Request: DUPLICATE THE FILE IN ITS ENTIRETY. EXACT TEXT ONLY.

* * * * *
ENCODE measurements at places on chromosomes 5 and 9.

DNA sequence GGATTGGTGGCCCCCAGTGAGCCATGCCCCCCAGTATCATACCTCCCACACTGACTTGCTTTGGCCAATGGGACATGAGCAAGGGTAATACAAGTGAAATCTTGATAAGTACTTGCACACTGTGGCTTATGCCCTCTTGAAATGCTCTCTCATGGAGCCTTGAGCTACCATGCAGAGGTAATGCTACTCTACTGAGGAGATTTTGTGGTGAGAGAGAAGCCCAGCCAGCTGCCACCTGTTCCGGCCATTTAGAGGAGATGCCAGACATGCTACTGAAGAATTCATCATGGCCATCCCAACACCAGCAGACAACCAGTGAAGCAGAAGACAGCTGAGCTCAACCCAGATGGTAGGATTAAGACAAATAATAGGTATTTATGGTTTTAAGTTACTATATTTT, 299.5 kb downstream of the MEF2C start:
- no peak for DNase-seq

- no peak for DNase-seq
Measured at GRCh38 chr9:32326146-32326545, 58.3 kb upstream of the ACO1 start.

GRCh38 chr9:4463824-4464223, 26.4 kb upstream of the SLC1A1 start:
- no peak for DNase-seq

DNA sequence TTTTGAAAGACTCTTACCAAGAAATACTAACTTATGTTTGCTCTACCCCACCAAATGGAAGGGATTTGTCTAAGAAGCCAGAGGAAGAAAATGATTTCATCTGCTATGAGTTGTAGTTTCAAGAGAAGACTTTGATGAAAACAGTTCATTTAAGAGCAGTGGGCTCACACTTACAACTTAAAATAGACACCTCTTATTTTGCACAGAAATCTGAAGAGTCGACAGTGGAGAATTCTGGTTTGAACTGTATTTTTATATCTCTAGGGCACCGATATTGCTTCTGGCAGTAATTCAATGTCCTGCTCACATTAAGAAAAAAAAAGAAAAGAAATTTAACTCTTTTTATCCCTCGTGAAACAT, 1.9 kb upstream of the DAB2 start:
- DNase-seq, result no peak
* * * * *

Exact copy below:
ENCODE measurements at places on chromosomes 5 and 9.

DNA sequence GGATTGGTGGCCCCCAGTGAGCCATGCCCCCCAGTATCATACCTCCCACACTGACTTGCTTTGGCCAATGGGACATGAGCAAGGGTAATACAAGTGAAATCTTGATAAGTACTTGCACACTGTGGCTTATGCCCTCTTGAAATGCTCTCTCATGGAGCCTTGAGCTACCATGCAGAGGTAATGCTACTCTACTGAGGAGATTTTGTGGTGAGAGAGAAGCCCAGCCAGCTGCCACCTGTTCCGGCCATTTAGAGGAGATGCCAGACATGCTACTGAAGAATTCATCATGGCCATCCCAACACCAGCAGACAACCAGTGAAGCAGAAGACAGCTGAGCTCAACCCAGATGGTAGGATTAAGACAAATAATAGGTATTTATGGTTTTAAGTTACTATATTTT, 299.5 kb downstream of the MEF2C start:
- no peak for DNase-seq

- no peak for DNase-seq
Measured at GRCh38 chr9:32326146-32326545, 58.3 kb upstream of the ACO1 start.

GRCh38 chr9:4463824-4464223, 26.4 kb upstream of the SLC1A1 start:
- no peak for DNase-seq

DNA sequence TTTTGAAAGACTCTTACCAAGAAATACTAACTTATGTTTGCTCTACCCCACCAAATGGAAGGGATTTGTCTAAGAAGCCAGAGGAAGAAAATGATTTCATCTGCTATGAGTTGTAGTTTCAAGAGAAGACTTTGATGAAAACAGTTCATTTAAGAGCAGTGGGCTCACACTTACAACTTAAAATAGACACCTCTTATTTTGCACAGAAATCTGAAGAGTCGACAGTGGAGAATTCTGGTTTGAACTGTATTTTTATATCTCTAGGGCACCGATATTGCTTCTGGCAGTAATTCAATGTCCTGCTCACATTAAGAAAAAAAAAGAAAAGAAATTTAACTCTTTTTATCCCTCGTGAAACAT, 1.9 kb upstream of the DAB2 start:
- DNase-seq, result no peak